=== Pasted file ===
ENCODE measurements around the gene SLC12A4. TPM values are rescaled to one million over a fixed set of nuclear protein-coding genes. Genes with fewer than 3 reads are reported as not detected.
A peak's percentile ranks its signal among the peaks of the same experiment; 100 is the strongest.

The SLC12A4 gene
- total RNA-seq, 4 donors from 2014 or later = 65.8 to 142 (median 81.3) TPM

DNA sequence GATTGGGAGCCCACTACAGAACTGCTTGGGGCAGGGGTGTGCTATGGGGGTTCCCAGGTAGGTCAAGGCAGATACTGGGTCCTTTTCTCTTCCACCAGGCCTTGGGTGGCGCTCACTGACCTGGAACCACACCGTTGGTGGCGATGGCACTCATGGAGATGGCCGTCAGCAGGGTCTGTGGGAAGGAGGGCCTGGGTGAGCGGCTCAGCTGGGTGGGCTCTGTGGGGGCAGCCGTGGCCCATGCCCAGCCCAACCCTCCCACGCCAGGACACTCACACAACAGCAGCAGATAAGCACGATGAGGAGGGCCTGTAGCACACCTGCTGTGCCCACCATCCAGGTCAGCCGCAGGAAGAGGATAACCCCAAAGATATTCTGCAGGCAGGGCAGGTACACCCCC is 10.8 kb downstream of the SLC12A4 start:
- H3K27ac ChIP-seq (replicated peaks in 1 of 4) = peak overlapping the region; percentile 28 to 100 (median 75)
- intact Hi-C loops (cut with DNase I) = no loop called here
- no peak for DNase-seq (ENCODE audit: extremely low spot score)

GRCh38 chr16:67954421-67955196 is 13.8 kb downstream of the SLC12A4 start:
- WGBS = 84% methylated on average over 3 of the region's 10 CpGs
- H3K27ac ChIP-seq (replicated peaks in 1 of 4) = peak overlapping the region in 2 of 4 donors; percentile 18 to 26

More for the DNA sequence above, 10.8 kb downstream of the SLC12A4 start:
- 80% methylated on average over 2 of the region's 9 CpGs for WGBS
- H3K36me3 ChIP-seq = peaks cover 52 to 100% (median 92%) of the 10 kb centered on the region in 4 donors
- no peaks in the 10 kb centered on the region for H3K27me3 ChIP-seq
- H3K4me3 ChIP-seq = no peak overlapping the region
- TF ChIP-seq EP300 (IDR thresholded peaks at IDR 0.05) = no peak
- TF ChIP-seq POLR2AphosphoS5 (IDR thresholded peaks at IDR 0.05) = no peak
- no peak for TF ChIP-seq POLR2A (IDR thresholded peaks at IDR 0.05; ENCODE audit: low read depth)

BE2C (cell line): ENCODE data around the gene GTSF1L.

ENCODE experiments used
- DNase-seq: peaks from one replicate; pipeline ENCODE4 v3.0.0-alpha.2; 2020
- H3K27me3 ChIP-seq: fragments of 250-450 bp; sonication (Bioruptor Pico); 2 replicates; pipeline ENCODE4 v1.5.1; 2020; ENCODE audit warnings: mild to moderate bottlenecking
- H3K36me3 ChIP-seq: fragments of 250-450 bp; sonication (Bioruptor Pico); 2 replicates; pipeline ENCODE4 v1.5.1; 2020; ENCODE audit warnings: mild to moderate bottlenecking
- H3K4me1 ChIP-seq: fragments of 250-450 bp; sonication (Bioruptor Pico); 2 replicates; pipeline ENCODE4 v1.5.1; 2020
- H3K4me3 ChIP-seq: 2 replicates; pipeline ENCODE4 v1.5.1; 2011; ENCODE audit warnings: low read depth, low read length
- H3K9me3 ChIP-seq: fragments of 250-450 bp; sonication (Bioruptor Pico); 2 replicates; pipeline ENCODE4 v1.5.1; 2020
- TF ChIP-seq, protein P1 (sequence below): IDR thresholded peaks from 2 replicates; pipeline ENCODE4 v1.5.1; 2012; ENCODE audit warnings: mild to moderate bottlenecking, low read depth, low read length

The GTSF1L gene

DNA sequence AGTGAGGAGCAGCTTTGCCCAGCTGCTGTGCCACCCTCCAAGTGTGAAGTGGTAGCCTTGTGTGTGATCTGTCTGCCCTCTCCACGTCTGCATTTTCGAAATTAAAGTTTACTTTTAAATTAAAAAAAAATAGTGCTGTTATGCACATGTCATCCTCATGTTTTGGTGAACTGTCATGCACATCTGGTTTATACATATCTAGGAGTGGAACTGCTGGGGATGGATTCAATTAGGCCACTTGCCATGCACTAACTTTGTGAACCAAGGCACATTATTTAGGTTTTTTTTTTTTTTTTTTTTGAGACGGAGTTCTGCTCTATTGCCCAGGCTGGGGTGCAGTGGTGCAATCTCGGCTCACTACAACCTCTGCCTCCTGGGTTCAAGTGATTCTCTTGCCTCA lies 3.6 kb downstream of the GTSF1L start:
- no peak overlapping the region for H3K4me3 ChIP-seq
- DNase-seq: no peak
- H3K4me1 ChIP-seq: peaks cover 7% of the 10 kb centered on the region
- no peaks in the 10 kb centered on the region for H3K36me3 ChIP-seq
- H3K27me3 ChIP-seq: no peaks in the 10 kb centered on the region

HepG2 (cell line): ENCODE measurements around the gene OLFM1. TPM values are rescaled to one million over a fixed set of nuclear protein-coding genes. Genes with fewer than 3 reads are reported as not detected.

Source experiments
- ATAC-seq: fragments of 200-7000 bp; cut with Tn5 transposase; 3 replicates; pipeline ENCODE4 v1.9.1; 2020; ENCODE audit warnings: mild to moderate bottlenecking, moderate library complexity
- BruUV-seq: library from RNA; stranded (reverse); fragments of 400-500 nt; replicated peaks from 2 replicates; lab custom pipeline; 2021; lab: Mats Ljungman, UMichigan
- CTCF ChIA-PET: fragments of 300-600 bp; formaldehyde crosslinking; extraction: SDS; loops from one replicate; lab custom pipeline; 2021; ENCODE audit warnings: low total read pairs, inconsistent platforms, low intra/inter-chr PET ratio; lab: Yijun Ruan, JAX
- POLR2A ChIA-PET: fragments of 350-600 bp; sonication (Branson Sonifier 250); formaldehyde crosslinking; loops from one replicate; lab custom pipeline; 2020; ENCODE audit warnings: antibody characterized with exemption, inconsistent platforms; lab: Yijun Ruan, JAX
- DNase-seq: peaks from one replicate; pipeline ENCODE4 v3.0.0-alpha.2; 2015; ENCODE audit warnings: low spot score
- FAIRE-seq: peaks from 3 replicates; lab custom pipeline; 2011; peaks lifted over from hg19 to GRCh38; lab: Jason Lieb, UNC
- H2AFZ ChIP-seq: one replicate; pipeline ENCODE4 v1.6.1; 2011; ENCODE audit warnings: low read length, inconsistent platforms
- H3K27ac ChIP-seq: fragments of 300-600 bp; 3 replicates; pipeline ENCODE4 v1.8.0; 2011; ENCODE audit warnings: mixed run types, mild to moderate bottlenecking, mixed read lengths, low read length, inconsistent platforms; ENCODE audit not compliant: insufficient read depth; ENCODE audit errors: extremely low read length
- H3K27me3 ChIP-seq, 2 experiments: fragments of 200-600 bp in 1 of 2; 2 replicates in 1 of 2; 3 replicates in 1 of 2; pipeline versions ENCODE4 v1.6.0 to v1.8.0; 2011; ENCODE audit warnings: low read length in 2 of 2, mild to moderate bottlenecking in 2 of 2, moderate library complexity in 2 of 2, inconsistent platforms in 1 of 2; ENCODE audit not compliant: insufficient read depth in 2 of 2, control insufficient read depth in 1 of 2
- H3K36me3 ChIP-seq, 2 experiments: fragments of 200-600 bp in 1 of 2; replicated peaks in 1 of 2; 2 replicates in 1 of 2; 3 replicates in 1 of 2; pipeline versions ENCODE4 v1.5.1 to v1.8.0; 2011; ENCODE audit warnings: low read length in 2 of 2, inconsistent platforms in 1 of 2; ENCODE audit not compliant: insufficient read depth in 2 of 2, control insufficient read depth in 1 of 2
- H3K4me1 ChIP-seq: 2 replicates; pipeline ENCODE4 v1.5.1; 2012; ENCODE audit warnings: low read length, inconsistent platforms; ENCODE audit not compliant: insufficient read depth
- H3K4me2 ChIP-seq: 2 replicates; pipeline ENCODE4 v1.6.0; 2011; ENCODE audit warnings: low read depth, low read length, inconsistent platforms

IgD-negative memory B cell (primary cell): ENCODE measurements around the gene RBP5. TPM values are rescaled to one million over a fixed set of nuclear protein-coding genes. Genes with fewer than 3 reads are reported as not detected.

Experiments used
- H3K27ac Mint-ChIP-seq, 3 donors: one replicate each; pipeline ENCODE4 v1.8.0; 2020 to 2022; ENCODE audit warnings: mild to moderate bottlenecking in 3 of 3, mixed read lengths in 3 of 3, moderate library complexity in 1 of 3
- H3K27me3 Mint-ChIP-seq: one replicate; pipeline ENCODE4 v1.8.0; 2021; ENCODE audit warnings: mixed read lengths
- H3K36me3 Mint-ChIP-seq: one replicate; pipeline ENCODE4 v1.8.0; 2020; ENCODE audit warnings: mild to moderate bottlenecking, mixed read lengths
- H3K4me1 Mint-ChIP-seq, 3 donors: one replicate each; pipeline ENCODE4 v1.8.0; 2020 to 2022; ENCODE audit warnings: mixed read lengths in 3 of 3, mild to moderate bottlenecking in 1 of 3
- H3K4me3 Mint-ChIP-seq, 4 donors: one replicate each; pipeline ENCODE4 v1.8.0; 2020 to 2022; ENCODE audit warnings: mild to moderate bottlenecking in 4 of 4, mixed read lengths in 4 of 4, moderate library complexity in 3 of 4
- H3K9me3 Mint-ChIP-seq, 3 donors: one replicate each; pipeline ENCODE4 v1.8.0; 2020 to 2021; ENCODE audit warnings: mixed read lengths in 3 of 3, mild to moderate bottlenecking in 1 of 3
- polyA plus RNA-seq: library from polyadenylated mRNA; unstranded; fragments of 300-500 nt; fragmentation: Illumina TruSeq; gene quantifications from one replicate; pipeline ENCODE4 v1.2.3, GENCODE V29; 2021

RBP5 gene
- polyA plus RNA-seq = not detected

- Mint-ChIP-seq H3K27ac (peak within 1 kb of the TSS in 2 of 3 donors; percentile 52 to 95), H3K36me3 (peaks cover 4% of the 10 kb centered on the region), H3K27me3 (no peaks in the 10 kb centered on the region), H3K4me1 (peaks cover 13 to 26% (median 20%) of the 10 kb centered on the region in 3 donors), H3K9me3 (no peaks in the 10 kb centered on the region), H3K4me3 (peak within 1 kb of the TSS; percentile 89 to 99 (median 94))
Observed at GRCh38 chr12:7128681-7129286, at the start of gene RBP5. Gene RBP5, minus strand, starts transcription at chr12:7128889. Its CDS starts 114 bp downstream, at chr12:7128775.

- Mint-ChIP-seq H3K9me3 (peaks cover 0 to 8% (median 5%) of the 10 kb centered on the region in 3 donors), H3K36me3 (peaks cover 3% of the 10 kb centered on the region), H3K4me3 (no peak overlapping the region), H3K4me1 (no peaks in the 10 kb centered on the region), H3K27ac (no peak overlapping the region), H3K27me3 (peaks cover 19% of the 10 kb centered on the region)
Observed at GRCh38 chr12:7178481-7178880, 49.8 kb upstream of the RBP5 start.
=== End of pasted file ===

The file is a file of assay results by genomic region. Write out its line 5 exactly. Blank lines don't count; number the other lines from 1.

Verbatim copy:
DNA sequence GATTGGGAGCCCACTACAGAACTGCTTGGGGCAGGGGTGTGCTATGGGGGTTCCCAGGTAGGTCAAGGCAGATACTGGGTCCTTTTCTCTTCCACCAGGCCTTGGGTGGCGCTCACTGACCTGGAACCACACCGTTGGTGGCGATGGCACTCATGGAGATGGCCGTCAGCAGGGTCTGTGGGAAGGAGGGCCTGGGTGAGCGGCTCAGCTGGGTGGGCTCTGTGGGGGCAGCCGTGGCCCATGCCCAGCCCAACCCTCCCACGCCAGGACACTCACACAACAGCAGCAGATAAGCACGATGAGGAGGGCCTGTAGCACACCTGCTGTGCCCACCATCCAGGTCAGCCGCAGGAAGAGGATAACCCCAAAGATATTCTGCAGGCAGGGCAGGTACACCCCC is 10.8 kb downstream of the SLC12A4 start: